More Concern Over BPA, Link To Breast Cancer

USA Today sounds the latest warning on BPA, or bisphenol A, in a report on growing concerns that the industrial chemical and synthetic estrogen (which is still used as a lining in many canned goods as well as in plastics and other common products) may be linked to breast cancer.

The news report cites a just-released study by advocates at the Breast Cancer Foundation that focuses on the potential dangers of prenatal exposure. According to the report:

Prenatal exposure to this toxic endocrine-disrupting chemical is of even greater concern than childhood exposure.

During the prenatal period, the foundation is set for how the body’s systems develop, and animal and human studies show us that fetal exposure to BPA can set the stage for later-life diseases, including breast cancer.

To understand the mechanism at work, reporter Liz Szabo quotes Tufts biologist Dr. Ana Soto, who published a paper last month that found BPA increased the risk of mammary cancers in rats:

In two studies of rhesus monkeys published last year, other researchers found that BPA disrupted egg development, damaged chromosomes and caused changes in the mammary gland that made animals more susceptible to cancer.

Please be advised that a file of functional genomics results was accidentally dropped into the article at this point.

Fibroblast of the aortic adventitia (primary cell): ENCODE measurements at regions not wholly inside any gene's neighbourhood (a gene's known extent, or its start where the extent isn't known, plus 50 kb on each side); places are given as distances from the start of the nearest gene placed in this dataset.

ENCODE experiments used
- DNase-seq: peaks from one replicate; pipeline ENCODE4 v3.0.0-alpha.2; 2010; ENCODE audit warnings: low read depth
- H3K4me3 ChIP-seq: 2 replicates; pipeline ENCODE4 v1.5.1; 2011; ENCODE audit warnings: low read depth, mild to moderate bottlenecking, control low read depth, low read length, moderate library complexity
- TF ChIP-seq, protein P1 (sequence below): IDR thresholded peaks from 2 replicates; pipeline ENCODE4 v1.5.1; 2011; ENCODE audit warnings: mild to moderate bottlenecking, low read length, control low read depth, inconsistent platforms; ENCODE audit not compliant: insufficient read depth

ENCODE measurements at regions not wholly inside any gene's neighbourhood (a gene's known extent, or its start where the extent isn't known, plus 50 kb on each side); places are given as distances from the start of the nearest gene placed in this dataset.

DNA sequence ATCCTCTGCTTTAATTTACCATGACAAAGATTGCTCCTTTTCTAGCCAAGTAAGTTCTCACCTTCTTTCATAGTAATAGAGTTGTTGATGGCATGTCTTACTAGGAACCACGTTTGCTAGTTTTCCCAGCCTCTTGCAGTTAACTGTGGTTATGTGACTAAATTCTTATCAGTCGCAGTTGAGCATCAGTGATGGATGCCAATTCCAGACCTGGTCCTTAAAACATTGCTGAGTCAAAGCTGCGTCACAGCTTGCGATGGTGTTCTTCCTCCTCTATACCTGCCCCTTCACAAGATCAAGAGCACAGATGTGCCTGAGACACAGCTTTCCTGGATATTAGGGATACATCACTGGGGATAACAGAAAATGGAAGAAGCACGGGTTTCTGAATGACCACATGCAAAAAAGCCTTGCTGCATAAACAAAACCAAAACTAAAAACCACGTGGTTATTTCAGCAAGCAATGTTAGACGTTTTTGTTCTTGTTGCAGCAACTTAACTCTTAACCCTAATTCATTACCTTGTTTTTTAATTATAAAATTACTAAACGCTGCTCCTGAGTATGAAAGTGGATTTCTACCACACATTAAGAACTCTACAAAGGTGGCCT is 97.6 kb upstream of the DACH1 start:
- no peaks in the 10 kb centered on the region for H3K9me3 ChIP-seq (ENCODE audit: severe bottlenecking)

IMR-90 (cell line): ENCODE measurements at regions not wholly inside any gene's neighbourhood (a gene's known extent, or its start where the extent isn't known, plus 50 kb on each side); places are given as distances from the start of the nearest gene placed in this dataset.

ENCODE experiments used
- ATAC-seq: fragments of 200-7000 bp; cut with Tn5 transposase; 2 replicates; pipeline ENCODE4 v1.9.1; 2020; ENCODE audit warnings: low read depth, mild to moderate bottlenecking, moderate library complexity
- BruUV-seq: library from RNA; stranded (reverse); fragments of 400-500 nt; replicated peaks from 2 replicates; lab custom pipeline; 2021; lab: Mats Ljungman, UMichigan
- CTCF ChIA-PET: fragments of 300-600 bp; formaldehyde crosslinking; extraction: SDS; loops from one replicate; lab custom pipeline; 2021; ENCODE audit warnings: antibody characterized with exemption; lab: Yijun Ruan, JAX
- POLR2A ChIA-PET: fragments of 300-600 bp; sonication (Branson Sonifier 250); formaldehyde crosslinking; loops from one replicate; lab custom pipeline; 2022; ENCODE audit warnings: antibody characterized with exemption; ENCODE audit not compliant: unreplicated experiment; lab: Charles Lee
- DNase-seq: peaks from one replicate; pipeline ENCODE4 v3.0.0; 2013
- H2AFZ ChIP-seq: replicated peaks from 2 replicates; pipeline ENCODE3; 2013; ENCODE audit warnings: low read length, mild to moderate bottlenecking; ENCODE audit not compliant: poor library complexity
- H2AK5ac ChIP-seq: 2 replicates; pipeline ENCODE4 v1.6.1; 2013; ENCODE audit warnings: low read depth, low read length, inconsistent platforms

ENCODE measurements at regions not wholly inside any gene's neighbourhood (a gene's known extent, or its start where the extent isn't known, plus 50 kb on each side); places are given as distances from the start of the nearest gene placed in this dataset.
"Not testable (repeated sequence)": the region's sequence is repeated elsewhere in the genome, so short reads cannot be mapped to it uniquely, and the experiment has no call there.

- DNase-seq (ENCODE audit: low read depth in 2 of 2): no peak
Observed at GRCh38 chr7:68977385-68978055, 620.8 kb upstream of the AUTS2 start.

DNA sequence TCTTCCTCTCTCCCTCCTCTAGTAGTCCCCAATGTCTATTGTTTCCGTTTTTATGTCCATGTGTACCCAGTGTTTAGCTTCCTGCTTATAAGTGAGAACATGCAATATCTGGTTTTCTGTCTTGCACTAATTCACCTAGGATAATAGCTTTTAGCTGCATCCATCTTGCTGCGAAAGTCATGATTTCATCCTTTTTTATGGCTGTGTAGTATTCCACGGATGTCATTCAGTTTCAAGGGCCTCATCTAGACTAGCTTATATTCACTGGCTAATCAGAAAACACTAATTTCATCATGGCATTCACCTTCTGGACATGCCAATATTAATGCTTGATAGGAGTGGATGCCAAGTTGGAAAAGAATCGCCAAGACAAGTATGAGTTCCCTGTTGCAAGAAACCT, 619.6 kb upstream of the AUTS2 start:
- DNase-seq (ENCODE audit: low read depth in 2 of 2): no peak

Soto says it's possible that prenatal BPA exposure makes fetuses more sensitive to estrogen, a hormone that drives the growth of most breast cancers. In that way, BPA could indirectly increase the risk of breast cancer later in life.

She notes that even small changes in prenatal estrogen exposure — such as that produced by the extra placenta in a uterus containing fraternal twins — increases the risk of breast cancer in girls and prostate cancer in boys.

Soto's conclusion, according to the paper: "BPA may act as a complete mammary gland carcinogen."

Once your baby is born, there are several precautions you can take to limit his or her exposure to BPA, according to the U.S. Department of Health and Human Services: